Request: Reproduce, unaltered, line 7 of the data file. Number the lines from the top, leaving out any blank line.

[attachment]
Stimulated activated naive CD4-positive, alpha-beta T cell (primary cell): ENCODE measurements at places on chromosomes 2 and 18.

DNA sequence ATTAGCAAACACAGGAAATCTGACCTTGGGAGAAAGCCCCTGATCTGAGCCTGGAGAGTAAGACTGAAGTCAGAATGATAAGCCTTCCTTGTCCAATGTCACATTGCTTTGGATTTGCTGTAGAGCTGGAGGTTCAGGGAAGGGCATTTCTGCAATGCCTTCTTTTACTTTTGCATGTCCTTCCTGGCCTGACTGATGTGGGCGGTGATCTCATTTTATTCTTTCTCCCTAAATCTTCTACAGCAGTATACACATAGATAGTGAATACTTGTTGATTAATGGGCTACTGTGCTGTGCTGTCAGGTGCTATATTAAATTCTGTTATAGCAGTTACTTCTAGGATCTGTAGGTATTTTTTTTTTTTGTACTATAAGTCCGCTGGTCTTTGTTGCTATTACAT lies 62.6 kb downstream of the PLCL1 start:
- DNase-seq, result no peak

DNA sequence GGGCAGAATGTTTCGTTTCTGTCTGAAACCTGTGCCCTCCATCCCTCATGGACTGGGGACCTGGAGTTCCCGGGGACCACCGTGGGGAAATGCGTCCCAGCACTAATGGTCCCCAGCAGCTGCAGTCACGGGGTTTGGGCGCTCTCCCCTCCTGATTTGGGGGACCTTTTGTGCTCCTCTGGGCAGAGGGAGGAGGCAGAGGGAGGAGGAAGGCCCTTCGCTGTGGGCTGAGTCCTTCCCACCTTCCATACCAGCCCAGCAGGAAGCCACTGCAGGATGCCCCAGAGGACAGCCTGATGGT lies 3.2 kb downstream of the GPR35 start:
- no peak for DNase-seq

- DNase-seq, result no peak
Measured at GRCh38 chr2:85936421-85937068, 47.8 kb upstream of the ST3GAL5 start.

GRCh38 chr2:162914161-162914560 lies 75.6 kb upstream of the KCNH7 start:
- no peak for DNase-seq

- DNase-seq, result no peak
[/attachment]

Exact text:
Measured at GRCh38 chr2:85936421-85937068, 47.8 kb upstream of the ST3GAL5 start.